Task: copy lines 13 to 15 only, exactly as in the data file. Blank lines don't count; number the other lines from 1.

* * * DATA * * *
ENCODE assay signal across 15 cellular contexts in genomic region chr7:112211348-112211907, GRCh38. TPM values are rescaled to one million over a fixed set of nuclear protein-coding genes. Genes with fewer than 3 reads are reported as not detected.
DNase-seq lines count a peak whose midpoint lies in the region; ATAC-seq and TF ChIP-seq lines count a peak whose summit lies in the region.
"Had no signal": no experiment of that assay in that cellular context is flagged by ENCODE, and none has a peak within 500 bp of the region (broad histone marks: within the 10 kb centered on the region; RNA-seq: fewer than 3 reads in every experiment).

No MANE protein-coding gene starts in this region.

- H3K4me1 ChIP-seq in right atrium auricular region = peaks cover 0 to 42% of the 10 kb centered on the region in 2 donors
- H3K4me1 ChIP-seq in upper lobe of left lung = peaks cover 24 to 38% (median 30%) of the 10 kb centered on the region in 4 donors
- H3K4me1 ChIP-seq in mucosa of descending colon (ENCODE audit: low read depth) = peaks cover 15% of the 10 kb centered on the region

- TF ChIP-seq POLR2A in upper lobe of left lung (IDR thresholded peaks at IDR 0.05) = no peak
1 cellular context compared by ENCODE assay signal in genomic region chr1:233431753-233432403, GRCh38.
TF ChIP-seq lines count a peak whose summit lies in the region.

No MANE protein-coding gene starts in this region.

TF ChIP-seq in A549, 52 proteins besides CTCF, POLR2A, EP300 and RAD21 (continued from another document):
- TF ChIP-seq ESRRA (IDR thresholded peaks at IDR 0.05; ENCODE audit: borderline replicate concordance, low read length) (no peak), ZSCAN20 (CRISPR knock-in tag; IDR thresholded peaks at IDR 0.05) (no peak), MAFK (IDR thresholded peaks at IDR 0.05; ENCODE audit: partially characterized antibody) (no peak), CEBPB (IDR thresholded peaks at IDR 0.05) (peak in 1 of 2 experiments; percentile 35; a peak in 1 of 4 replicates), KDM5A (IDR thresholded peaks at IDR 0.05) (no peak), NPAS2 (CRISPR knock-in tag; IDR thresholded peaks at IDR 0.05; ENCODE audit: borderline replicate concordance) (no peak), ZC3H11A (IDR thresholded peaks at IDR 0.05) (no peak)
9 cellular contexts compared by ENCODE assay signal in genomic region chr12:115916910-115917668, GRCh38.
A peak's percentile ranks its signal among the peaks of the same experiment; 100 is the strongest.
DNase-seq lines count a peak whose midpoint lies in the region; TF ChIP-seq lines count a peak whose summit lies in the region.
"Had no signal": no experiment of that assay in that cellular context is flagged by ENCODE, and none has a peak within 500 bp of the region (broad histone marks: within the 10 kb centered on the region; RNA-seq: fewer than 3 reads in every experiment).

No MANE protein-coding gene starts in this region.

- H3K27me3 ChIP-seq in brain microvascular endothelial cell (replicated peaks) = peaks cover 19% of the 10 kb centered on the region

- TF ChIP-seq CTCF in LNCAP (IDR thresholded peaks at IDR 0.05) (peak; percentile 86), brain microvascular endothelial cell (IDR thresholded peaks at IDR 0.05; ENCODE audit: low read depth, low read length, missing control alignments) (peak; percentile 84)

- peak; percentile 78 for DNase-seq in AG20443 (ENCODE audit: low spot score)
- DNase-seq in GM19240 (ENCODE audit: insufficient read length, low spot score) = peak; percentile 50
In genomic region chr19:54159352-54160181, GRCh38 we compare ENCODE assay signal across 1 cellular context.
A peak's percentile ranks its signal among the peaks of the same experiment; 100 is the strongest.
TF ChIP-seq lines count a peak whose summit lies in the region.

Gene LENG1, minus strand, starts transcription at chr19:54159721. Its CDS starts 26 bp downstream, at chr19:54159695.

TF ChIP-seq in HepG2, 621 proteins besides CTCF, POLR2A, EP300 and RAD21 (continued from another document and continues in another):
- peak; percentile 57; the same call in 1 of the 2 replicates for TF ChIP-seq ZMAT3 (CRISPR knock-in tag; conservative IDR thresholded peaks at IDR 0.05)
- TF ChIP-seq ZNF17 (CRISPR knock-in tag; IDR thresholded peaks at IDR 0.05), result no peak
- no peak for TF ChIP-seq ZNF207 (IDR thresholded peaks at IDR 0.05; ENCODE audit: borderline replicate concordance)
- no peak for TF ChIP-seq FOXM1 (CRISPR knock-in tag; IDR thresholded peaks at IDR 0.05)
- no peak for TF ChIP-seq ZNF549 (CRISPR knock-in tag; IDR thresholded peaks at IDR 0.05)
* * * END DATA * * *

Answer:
- TF ChIP-seq ESRRA (IDR thresholded peaks at IDR 0.05; ENCODE audit: borderline replicate concordance, low read length) (no peak), ZSCAN20 (CRISPR knock-in tag; IDR thresholded peaks at IDR 0.05) (no peak), MAFK (IDR thresholded peaks at IDR 0.05; ENCODE audit: partially characterized antibody) (no peak), CEBPB (IDR thresholded peaks at IDR 0.05) (peak in 1 of 2 experiments; percentile 35; a peak in 1 of 4 replicates), KDM5A (IDR thresholded peaks at IDR 0.05) (no peak), NPAS2 (CRISPR knock-in tag; IDR thresholded peaks at IDR 0.05; ENCODE audit: borderline replicate concordance) (no peak), ZC3H11A (IDR thresholded peaks at IDR 0.05) (no peak)
9 cellular contexts compared by ENCODE assay signal in genomic region chr12:115916910-115917668, GRCh38.
A peak's percentile ranks its signal among the peaks of the same experiment; 100 is the strongest.